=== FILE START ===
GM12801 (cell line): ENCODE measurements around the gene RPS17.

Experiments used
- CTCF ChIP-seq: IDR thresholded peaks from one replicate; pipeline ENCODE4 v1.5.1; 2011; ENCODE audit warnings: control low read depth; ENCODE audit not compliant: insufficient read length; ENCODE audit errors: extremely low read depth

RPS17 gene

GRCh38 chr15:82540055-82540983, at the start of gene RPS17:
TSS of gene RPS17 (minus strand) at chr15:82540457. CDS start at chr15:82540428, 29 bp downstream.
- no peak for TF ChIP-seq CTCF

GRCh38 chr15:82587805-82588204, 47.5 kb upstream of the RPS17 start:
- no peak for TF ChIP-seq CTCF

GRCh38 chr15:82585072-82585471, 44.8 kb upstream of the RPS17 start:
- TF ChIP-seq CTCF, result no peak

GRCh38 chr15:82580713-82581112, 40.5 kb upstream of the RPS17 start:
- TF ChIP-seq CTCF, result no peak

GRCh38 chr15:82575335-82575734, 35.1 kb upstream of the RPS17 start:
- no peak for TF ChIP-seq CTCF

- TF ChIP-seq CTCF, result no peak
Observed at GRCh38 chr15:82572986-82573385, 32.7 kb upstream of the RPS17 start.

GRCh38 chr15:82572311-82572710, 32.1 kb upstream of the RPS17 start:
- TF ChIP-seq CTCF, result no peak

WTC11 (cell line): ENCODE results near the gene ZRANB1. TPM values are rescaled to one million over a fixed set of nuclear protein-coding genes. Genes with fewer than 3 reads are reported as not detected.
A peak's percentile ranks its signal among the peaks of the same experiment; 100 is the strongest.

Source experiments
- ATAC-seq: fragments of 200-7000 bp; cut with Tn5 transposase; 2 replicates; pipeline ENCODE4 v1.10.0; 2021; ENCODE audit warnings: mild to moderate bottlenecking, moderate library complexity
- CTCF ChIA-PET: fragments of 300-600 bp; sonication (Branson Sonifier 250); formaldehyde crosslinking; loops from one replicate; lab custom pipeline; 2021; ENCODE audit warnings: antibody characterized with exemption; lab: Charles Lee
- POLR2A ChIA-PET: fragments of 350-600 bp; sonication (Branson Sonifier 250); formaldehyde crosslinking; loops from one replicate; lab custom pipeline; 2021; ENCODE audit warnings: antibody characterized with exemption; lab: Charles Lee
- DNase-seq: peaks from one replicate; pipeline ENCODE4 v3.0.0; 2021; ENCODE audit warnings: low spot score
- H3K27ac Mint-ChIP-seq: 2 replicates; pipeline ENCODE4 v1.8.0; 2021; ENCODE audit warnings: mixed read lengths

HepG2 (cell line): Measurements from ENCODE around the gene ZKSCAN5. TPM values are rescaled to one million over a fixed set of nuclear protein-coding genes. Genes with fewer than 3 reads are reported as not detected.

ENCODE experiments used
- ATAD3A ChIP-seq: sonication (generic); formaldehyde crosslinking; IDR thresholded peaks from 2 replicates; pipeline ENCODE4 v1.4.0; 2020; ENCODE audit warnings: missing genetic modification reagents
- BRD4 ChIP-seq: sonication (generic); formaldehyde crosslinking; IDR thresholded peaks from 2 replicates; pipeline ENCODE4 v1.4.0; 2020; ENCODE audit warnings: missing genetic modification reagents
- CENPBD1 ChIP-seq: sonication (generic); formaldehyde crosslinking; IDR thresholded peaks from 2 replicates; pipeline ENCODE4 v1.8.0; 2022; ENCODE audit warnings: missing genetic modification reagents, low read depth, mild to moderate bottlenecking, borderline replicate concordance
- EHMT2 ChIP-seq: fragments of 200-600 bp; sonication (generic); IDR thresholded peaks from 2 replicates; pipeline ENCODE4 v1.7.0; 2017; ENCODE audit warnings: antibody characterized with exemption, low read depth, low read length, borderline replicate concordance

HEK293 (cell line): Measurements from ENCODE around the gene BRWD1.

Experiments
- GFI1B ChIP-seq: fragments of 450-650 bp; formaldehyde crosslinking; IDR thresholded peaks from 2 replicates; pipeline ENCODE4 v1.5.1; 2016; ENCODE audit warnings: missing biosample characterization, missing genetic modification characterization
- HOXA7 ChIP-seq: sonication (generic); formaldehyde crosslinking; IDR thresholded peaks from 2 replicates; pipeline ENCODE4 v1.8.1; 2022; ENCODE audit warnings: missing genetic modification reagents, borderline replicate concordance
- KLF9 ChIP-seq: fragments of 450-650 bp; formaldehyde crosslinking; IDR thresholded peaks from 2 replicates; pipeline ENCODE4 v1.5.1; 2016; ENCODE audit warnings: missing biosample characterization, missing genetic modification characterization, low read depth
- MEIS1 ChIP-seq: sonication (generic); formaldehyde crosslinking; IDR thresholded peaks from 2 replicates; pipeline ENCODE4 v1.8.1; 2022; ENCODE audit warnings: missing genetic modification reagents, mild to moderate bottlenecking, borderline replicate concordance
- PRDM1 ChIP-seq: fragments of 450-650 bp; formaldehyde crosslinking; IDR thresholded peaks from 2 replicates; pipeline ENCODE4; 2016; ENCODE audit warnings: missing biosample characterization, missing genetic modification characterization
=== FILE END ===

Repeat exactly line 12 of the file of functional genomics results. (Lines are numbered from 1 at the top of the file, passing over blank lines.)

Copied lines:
GRCh38 chr15:82580713-82581112, 40.5 kb upstream of the RPS17 start: